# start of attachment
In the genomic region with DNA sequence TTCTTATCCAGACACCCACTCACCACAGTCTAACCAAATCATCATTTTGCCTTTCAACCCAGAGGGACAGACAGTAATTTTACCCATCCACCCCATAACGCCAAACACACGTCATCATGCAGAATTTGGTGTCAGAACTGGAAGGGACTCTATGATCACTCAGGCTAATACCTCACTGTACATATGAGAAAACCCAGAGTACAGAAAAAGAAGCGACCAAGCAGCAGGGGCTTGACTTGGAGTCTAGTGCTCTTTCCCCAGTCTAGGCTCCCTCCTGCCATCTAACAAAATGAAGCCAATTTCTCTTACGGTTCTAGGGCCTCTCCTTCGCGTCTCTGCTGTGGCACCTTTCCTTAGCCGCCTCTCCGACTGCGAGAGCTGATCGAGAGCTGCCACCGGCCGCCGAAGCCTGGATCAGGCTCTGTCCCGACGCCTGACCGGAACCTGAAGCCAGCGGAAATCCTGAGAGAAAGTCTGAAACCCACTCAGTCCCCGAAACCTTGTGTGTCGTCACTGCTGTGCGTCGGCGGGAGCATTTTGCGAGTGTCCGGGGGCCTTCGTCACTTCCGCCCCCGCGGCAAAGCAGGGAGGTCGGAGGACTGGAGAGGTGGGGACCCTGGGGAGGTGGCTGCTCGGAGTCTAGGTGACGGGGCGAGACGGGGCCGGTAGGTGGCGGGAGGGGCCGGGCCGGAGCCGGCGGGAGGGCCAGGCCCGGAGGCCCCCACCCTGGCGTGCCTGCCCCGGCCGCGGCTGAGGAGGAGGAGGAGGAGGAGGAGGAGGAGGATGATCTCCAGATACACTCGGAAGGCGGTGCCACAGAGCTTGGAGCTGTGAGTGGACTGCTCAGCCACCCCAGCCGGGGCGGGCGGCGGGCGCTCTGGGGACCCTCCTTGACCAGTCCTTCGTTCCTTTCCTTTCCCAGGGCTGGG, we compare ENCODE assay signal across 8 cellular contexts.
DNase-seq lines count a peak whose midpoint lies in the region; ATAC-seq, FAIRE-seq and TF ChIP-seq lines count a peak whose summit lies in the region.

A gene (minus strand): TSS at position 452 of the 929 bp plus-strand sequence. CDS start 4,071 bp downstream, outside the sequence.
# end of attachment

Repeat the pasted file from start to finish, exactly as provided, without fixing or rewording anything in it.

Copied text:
In the genomic region with DNA sequence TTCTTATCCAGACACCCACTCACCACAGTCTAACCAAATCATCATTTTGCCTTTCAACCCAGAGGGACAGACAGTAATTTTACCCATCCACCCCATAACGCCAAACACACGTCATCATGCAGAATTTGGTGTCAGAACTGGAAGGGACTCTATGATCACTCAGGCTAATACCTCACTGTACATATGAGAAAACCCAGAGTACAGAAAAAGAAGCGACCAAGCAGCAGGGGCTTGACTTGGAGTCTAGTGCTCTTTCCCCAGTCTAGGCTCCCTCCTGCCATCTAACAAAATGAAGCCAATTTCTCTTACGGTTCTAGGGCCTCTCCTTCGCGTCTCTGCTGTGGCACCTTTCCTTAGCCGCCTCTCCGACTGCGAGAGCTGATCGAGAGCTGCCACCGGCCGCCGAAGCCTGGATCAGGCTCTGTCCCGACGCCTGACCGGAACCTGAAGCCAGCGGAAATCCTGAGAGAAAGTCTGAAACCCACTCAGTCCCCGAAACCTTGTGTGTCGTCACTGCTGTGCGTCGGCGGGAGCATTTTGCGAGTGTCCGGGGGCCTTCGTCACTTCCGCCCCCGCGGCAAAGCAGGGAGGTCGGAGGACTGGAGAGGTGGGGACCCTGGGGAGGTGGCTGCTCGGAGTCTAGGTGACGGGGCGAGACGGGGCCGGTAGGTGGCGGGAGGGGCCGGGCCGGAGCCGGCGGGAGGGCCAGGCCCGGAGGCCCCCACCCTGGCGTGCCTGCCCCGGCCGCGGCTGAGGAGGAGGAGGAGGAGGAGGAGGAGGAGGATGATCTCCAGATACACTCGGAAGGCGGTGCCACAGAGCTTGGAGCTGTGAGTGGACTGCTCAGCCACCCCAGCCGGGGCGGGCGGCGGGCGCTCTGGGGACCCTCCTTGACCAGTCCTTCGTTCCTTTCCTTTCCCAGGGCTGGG, we compare ENCODE assay signal across 8 cellular contexts.
DNase-seq lines count a peak whose midpoint lies in the region; ATAC-seq, FAIRE-seq and TF ChIP-seq lines count a peak whose summit lies in the region.

A gene (minus strand): TSS at position 452 of the 929 bp plus-strand sequence. CDS start 4,071 bp downstream, outside the sequence.